Guest post by John Hunter, author of Management Matters: Building Enterprise Capability.
Using data to access and guide improvement efforts is extremely useful. Data must be used appropriately, however. Thought must be given to understand the systems being studied and what the data actually indicates. It is easy to be misled if you are not careful.
Many supply chain problems caused by the economic impacts of COVID-19, and our responses to managing (or failing to manage) the public healthcare system problems, continue to impact the global economy. One of those supply chain problems is visible at the USA ports and specifically the Los Angeles, California ports (the Los Angeles and Long Beach ports).
The global supply chain system is very large and complex. What data you would want to look at to aid your understanding and provide indicators for whether conditions are improving or worsening (hopefully that are being used to access experiments – PDSA cycle improvements etc.) will depend on what you are trying to improve. Most of the time such efforts are likely to be very specific since usually you are not working on improving macroeconomic systems.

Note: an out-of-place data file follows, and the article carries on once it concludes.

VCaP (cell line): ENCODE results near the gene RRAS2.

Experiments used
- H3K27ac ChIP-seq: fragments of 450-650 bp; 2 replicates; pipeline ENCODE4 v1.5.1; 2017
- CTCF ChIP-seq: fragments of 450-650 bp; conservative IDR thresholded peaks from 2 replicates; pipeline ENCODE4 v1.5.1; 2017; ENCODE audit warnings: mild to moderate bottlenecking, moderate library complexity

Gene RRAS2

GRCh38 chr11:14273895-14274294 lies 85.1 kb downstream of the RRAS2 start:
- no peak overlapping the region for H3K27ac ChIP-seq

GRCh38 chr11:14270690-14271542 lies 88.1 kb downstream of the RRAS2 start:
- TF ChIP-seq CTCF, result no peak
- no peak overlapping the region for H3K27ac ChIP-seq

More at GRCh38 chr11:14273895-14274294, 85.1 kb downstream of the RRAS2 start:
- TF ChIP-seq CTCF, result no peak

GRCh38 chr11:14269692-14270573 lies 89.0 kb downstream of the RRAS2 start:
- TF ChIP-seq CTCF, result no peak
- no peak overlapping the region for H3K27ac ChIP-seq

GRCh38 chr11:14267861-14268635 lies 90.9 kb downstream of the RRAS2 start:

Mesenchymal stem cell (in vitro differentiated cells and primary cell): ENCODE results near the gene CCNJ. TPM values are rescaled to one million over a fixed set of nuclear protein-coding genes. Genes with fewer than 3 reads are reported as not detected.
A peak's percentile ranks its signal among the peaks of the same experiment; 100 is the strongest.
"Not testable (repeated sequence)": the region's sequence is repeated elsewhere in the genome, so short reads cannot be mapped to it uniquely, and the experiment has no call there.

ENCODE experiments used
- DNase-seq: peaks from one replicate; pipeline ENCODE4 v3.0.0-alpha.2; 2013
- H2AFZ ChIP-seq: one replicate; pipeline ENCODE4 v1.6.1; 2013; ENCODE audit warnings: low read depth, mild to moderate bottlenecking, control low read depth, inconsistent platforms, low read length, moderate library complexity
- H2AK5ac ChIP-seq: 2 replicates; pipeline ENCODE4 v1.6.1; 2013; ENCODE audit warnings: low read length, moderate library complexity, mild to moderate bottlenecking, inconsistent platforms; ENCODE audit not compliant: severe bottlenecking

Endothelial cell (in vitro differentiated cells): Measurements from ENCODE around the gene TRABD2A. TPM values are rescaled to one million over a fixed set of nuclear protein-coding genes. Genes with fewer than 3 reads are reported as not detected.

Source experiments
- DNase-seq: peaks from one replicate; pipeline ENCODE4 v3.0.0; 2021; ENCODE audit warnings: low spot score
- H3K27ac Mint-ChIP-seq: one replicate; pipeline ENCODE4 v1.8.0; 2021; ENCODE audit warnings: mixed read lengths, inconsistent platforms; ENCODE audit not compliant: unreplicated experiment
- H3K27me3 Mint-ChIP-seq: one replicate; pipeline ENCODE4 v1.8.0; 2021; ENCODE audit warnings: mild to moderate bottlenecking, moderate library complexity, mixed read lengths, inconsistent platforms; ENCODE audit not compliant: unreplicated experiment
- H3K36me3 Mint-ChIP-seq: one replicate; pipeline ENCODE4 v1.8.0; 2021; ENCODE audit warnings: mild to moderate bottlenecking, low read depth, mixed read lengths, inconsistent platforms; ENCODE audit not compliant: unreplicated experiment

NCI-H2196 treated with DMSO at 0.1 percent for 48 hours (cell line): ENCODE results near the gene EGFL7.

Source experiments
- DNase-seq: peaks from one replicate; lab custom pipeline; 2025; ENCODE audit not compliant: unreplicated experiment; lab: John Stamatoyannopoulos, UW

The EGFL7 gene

One nice thing about looking at macroeconomic-level systems is that viewing, at such a large scale, means all the small complexities that are parts of systems fade away when taking such a high-level view. Of course, this is also a big problem with looking at such high-level systems. Often there are so many influences on the end results that it is difficult to see connections between actions and results.
Recently, the transportation portion of the supply chain has come under scrutiny. The whole shipping system is running into problems. And the USA portion of the system is a big part of the global problem. There are many reasons for the problems (Analyzing the shipping backlog from one of America’s busiest ports is one of many examinations of some of the issues).
Attempts to focus and find the constraints within the system to work on can be useful. In huge complex systems, this isn’t nearly as easy as it seems, however. It isn’t hard to look at the USA and see backlogs being created by the ports.